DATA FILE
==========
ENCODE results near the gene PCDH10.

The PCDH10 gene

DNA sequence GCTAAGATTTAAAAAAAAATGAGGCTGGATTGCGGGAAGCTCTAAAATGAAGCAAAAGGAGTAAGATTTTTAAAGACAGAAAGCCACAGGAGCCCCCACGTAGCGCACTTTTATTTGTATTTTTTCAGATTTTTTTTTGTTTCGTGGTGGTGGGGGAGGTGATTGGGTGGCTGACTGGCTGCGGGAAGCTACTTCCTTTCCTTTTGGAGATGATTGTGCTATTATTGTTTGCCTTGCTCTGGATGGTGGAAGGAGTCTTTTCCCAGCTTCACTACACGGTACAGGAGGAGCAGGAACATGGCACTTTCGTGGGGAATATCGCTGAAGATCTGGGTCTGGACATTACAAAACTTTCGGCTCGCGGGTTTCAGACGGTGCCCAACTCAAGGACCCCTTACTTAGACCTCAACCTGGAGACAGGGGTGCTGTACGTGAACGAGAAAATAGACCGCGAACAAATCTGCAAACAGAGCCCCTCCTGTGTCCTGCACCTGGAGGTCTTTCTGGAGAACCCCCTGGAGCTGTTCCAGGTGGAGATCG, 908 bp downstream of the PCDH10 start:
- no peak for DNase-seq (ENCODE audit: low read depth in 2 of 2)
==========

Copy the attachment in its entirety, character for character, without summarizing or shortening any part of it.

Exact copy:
ENCODE results near the gene PCDH10.

The PCDH10 gene

DNA sequence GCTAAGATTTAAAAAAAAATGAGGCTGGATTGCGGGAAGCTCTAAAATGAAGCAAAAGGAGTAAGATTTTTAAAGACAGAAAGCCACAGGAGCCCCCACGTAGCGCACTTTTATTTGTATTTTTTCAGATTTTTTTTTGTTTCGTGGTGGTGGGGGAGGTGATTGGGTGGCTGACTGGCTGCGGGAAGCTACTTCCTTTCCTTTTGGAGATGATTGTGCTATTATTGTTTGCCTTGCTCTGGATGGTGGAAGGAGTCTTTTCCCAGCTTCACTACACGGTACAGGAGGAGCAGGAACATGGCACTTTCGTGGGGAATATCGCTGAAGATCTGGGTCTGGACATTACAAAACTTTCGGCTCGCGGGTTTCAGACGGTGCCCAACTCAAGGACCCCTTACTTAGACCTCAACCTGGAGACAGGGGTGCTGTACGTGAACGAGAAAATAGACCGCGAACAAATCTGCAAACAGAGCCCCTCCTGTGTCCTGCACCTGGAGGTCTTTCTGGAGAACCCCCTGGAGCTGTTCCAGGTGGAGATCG, 908 bp downstream of the PCDH10 start:
- no peak for DNase-seq (ENCODE audit: low read depth in 2 of 2)